Jeramey Jannene

Biggest Cruise Ship On Great Lakes Makes First Milwaukee Visit

See inside the brand new Viking Octantis.

By - May 6th, 2022 05:51 pm
The Viking Octantis docked in Milwaukee. Photo by Jeramey Jannene.

The Viking Octantis docked in Milwaukee. Photo by Jeramey Jannene.

It’s here, and it’s huge.

Viking Cruises‘ new Viking Octantis cruise ship docked in Milwaukee for the first time Friday.

The 666-foot-long vessel carried 307 passengers into the city, the start of what is expected to be a 10,000-passenger, record-breaking season. The Octantis will visit nine more times, and other operators are expected to visit 23 times.

“Cruise activity in the Great Lakes is experiencing exponential growth,” said port director Adam Tindall-Schlicht at a press conference marking the occasion. When Tindall-Schlicht started in 2018, the city had approximately 1,000 cruise passengers a year.

The port and its marketing partners have positioned the city as a turn-around destination, where one trip ends and another begins. As such, Viking will welcome more than 300 new passengers Saturday before launching a new, eight-day cruise that ends in Canada. Having turn-around service in Milwaukee is estimated to yield more hotel stays and auxiliary business for the city, as opposed to simply being a mid-point destination.

“Today is a wonderful example of how the city is creating new partnerships that are exciting and will create more economic activity,” said Mayor Cavalier Johnson.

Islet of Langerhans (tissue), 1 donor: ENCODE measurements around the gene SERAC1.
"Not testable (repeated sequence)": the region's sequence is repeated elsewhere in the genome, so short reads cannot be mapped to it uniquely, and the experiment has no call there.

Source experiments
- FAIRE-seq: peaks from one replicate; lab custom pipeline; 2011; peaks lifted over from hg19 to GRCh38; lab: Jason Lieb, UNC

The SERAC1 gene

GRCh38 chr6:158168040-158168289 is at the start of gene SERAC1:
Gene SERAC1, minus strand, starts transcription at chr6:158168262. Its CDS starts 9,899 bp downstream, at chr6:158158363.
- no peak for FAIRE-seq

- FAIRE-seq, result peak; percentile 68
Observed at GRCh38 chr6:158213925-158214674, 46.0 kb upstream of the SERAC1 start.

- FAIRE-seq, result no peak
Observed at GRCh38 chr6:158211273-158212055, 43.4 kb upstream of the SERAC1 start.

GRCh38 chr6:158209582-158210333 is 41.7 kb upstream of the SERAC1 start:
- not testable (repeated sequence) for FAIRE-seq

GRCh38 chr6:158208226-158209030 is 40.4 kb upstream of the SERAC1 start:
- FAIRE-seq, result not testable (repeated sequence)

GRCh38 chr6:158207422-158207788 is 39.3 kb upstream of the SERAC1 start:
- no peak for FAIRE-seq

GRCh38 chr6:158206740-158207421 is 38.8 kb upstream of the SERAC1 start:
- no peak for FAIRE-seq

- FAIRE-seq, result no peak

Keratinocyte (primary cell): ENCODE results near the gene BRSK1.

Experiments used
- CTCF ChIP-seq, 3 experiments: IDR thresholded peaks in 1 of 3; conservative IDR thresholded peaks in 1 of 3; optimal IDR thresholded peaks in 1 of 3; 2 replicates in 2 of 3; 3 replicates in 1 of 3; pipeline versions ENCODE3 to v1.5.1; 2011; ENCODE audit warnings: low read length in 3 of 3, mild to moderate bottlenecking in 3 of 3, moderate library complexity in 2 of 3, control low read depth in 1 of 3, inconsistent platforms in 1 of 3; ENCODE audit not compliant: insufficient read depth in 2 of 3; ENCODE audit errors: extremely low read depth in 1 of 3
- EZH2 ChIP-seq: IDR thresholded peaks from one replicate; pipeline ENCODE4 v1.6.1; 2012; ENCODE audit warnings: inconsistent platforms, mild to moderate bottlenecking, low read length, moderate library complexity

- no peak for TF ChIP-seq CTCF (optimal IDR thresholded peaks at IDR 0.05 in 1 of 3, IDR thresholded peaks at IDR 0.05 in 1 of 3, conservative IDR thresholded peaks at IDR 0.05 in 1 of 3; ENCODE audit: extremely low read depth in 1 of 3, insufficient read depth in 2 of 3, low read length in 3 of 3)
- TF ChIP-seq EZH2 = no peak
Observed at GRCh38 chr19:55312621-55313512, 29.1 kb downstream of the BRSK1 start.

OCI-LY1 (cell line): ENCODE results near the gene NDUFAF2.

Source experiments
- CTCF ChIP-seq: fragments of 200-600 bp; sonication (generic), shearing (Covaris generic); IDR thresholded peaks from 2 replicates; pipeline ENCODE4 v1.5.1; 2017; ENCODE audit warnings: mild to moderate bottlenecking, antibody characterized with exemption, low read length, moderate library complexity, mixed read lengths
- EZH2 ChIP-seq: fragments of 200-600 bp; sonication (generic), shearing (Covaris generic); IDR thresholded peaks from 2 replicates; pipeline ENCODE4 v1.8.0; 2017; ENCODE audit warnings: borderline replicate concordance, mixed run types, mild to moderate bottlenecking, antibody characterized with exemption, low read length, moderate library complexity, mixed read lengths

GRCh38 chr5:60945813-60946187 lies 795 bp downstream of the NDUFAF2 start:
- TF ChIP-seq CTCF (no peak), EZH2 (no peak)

The Octantis is a Seawaymax-size vessel, which means it is the largest possible ship that can still fit through the St. Lawrence Seaway locks connecting the Great Lakes with the Atlantic Ocean. In addition to accommodating 378 passengers, it is configured to hold up to 250 crew members.

The city is rebuilding its South Shore Cruise Dock to accommodate the larger vessels, but for 2022 the Octantis will dock at the Heavy Lift Dock in the inner harbor. Its size was on full display Friday, as it carefully backed into the harbor with only, reportedly, four feet of clearance under the Hoan Bridge.

Johnson and Tindall-Schlicht presented ship captain Anders Steen with a wood Milwaukee plaque. By custom, Urban Milwaukee is told, the plaque is now to stay with the vessel for the duration of its life.

The passengers are treated to excursions in each city, with buses escorting them to a range of options including the Pabst Mansion, Milwaukee Art Museum, hiking at the Urban Ecology Center or bird watching at the Schlitz Audubon Nature Center.

“I keep pointing, ‘go that way, go that way,'” joked Alderwoman Marina Dimitrijevic of encouraging passengers to go south to visit Bay View.

Part of Viking’s Expedition series, the Toronto-to-Milwaukee cruise has a nature focus. The design of the ship reflects that. A spokesperson described the aesthetic as “clean, Scandanavian, modern.” There is a heavy amount of exposed wood, and a mixture of digital displays and art pieces that highlight the natural history of the Great Lakes area.